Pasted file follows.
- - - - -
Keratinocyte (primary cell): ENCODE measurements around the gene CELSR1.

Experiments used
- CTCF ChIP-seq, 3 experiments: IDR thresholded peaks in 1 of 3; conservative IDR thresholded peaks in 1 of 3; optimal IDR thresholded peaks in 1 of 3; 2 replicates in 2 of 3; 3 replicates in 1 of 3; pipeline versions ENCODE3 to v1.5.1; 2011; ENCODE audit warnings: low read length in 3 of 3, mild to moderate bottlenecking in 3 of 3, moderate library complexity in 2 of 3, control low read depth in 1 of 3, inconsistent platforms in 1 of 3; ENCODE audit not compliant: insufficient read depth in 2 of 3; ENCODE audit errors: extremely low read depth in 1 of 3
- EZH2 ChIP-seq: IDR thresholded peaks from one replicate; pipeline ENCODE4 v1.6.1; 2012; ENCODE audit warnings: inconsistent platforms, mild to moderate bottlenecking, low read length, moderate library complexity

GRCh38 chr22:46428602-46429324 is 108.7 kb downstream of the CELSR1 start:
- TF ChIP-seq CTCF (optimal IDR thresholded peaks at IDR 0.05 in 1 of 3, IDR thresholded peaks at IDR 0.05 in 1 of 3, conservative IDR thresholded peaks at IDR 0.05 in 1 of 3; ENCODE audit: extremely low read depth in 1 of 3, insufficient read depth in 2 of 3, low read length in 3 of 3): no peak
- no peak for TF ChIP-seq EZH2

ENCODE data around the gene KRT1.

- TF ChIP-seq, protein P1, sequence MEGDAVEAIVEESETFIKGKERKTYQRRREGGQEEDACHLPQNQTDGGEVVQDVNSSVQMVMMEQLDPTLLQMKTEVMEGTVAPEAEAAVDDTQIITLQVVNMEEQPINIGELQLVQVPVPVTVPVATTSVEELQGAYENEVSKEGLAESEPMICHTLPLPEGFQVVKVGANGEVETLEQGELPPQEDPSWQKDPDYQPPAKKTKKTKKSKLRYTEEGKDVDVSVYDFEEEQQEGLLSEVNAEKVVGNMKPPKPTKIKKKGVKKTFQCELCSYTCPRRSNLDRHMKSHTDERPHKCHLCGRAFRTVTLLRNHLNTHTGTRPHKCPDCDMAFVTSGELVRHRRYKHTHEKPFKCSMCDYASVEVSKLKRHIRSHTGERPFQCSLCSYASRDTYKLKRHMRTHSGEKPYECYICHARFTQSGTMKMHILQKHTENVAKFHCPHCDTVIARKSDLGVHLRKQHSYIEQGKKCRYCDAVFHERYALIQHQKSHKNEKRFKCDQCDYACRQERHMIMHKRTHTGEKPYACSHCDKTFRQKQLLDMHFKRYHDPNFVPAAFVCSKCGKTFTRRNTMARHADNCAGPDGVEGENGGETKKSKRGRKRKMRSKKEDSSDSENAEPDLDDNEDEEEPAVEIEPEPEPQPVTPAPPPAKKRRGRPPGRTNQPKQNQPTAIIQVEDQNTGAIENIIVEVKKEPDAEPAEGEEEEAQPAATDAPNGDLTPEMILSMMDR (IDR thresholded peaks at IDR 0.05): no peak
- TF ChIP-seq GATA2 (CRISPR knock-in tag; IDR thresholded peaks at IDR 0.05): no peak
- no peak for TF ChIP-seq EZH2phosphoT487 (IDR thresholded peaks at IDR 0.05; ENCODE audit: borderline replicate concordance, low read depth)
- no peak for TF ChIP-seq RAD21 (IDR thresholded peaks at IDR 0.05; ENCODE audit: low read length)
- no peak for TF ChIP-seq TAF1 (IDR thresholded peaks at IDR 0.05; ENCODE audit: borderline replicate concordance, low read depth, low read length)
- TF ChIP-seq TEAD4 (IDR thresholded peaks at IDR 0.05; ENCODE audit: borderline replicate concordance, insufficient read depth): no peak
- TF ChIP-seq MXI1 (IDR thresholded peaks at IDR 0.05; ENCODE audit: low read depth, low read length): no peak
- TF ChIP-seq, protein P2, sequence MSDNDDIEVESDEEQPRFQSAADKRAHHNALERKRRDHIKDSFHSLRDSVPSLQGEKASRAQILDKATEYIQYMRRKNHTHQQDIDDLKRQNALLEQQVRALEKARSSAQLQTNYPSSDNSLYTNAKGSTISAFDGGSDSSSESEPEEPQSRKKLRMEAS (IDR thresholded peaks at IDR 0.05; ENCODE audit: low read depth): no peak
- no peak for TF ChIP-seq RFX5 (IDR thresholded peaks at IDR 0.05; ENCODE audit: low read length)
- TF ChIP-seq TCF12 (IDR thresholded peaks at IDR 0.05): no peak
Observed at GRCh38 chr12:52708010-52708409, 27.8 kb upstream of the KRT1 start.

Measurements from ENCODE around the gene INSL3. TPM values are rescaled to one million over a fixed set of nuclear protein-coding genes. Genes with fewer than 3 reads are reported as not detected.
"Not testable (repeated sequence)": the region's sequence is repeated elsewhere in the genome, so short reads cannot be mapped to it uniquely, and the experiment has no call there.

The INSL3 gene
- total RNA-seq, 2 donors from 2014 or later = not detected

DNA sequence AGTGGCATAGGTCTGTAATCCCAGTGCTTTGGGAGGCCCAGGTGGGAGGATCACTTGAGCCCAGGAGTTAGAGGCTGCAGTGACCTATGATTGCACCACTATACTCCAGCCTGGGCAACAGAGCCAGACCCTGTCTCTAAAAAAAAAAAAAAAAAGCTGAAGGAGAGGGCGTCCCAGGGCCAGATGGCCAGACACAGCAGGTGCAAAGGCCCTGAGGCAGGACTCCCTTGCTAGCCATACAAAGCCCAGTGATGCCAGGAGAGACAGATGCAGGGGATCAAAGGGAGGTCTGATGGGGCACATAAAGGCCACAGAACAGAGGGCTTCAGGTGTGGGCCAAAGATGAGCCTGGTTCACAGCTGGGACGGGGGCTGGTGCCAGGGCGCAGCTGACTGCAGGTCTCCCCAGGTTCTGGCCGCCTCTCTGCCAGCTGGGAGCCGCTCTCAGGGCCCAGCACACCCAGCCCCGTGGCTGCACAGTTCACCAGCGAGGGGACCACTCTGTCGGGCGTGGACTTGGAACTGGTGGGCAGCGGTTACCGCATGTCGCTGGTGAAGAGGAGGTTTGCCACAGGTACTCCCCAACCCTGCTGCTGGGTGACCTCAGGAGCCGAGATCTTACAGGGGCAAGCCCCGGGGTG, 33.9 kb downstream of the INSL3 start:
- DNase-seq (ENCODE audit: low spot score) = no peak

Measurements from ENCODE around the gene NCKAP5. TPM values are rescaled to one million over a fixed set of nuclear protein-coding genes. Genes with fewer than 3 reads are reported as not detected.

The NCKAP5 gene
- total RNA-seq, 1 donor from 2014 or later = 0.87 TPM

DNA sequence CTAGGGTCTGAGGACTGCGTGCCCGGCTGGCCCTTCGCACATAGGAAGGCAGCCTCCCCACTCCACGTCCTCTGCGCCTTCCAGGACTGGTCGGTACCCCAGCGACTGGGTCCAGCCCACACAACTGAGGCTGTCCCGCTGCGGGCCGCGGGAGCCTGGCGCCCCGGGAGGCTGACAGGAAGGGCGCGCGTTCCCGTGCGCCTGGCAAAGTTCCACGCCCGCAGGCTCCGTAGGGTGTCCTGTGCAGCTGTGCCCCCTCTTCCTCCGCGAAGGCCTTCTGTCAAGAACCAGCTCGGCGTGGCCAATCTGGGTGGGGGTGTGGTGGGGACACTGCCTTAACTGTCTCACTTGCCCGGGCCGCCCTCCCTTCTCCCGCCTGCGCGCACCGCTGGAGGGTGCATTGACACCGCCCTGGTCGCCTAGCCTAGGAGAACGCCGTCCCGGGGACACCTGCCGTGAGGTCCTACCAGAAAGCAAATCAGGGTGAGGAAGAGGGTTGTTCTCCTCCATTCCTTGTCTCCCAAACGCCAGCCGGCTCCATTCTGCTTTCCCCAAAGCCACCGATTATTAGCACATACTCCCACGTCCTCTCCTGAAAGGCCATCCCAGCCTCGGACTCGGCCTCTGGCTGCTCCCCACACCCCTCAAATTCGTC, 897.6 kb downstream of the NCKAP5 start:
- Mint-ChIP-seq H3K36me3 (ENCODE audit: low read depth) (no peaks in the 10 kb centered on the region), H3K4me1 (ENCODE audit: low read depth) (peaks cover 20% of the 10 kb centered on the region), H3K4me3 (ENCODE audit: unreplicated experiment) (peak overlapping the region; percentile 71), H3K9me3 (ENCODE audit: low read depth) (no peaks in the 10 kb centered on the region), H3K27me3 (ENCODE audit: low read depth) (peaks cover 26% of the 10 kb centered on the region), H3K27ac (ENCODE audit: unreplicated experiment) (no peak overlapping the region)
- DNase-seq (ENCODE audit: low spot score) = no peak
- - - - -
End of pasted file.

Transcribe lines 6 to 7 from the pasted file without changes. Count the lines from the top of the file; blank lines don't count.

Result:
- TF ChIP-seq CTCF (optimal IDR thresholded peaks at IDR 0.05 in 1 of 3, IDR thresholded peaks at IDR 0.05 in 1 of 3, conservative IDR thresholded peaks at IDR 0.05 in 1 of 3; ENCODE audit: extremely low read depth in 1 of 3, insufficient read depth in 2 of 3, low read length in 3 of 3): no peak
- no peak for TF ChIP-seq EZH2